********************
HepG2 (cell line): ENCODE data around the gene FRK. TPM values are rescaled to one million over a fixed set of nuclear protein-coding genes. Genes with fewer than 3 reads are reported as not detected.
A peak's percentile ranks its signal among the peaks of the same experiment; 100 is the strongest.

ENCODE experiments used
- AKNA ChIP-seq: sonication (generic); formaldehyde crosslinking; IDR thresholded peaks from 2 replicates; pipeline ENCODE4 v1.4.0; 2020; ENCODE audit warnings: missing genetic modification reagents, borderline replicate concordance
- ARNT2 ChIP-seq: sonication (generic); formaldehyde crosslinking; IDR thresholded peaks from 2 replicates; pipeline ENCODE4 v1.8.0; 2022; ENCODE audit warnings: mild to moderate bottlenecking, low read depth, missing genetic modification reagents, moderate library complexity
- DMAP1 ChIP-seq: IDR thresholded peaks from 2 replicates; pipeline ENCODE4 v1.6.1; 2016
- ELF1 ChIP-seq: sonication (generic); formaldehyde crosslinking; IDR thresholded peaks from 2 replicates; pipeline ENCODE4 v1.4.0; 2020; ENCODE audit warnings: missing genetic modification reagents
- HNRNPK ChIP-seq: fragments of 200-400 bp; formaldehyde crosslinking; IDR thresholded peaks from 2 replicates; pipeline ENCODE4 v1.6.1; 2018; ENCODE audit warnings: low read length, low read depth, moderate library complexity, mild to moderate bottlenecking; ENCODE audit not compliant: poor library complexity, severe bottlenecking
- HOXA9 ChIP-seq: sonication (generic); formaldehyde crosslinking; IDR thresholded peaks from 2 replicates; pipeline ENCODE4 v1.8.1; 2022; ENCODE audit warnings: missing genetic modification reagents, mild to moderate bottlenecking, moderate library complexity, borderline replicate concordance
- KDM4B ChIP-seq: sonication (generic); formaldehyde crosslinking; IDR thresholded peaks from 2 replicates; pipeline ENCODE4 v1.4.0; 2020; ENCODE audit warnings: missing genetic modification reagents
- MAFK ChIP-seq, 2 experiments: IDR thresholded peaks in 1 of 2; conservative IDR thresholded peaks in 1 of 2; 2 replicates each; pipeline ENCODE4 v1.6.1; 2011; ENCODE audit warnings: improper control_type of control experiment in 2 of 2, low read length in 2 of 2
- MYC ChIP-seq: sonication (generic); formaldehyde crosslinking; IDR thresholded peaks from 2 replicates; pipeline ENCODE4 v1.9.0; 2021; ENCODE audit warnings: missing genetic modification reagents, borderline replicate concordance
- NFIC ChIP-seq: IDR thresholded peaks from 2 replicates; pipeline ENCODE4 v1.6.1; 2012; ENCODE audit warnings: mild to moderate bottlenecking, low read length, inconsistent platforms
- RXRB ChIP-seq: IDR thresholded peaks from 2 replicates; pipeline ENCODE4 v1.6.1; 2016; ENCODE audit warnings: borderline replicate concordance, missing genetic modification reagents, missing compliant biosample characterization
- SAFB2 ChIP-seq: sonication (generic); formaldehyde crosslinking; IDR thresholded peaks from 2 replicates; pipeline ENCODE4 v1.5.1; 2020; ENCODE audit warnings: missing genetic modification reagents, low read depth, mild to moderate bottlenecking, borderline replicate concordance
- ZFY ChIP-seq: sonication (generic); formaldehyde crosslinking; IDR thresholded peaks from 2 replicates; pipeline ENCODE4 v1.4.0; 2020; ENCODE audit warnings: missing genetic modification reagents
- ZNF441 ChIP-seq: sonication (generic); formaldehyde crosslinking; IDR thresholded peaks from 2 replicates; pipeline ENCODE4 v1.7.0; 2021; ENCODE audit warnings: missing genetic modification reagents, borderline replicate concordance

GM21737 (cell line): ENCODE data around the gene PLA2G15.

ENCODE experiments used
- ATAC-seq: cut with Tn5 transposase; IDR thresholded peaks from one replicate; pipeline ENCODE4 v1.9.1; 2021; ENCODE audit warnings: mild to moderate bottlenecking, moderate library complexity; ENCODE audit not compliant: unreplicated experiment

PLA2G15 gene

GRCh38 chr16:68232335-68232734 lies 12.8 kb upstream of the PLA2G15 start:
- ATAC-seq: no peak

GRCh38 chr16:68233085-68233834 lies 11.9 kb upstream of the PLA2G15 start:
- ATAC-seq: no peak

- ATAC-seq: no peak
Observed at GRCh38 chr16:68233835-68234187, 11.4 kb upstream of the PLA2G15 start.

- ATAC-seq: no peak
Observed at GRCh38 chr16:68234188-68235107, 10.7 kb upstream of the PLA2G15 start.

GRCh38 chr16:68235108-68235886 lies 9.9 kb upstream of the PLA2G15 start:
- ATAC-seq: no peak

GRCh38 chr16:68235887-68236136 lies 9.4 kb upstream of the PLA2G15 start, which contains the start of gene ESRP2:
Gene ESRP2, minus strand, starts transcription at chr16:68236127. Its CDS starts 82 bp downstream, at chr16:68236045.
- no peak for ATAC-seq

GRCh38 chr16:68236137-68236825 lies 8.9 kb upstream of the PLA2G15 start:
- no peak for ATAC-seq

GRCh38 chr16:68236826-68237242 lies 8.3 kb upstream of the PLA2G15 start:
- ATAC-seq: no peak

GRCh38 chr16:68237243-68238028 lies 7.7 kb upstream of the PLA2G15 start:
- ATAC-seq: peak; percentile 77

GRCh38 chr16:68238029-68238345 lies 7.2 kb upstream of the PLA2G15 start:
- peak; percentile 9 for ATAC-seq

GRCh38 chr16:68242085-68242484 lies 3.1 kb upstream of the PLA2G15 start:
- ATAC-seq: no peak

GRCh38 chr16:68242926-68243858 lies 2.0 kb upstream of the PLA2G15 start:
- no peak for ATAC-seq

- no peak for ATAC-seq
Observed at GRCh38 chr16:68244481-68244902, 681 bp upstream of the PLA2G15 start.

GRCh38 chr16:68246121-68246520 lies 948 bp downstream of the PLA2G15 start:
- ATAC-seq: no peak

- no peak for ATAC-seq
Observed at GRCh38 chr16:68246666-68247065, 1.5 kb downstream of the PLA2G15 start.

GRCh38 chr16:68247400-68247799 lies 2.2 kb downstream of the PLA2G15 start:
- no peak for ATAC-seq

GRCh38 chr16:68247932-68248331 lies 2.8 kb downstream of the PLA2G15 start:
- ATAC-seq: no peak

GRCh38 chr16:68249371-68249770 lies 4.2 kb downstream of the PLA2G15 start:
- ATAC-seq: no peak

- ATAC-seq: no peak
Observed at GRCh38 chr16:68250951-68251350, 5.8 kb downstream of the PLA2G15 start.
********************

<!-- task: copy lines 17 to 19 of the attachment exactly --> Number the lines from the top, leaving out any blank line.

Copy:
- ZNF441 ChIP-seq: sonication (generic); formaldehyde crosslinking; IDR thresholded peaks from 2 replicates; pipeline ENCODE4 v1.7.0; 2021; ENCODE audit warnings: missing genetic modification reagents, borderline replicate concordance

GM21737 (cell line): ENCODE data around the gene PLA2G15.

ENCODE experiments used